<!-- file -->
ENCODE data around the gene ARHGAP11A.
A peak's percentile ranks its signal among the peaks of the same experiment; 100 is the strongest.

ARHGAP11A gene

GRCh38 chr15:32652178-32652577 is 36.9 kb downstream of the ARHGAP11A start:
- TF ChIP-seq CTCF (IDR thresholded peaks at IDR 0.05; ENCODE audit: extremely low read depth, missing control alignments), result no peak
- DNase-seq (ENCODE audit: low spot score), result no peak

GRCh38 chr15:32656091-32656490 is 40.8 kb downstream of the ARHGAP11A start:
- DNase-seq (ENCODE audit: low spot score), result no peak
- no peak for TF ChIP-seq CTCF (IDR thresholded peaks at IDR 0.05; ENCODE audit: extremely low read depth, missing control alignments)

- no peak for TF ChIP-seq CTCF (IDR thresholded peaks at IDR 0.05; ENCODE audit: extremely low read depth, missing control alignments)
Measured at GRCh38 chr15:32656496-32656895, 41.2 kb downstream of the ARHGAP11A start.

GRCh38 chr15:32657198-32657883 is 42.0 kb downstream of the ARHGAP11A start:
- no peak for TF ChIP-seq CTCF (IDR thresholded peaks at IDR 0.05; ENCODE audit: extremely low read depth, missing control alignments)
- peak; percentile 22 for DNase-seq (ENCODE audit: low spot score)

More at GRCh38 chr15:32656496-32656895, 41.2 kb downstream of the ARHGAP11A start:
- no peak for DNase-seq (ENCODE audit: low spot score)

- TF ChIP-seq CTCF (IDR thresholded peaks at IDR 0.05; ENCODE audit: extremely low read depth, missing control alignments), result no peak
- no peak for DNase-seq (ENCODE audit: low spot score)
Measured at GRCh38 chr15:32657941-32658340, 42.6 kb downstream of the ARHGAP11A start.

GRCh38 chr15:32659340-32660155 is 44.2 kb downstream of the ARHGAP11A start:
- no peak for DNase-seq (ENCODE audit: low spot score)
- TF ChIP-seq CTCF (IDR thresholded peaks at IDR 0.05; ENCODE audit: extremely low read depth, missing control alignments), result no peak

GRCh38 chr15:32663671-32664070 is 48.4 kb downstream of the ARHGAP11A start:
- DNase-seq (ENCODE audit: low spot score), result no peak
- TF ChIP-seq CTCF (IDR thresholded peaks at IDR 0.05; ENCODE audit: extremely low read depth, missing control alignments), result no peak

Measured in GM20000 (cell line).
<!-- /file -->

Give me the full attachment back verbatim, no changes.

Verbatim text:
ENCODE data around the gene ARHGAP11A.
A peak's percentile ranks its signal among the peaks of the same experiment; 100 is the strongest.

ARHGAP11A gene

GRCh38 chr15:32652178-32652577 is 36.9 kb downstream of the ARHGAP11A start:
- TF ChIP-seq CTCF (IDR thresholded peaks at IDR 0.05; ENCODE audit: extremely low read depth, missing control alignments), result no peak
- DNase-seq (ENCODE audit: low spot score), result no peak

GRCh38 chr15:32656091-32656490 is 40.8 kb downstream of the ARHGAP11A start:
- DNase-seq (ENCODE audit: low spot score), result no peak
- no peak for TF ChIP-seq CTCF (IDR thresholded peaks at IDR 0.05; ENCODE audit: extremely low read depth, missing control alignments)

- no peak for TF ChIP-seq CTCF (IDR thresholded peaks at IDR 0.05; ENCODE audit: extremely low read depth, missing control alignments)
Measured at GRCh38 chr15:32656496-32656895, 41.2 kb downstream of the ARHGAP11A start.

GRCh38 chr15:32657198-32657883 is 42.0 kb downstream of the ARHGAP11A start:
- no peak for TF ChIP-seq CTCF (IDR thresholded peaks at IDR 0.05; ENCODE audit: extremely low read depth, missing control alignments)
- peak; percentile 22 for DNase-seq (ENCODE audit: low spot score)

More at GRCh38 chr15:32656496-32656895, 41.2 kb downstream of the ARHGAP11A start:
- no peak for DNase-seq (ENCODE audit: low spot score)

- TF ChIP-seq CTCF (IDR thresholded peaks at IDR 0.05; ENCODE audit: extremely low read depth, missing control alignments), result no peak
- no peak for DNase-seq (ENCODE audit: low spot score)
Measured at GRCh38 chr15:32657941-32658340, 42.6 kb downstream of the ARHGAP11A start.

GRCh38 chr15:32659340-32660155 is 44.2 kb downstream of the ARHGAP11A start:
- no peak for DNase-seq (ENCODE audit: low spot score)
- TF ChIP-seq CTCF (IDR thresholded peaks at IDR 0.05; ENCODE audit: extremely low read depth, missing control alignments), result no peak

GRCh38 chr15:32663671-32664070 is 48.4 kb downstream of the ARHGAP11A start:
- DNase-seq (ENCODE audit: low spot score), result no peak
- TF ChIP-seq CTCF (IDR thresholded peaks at IDR 0.05; ENCODE audit: extremely low read depth, missing control alignments), result no peak

Measured in GM20000 (cell line).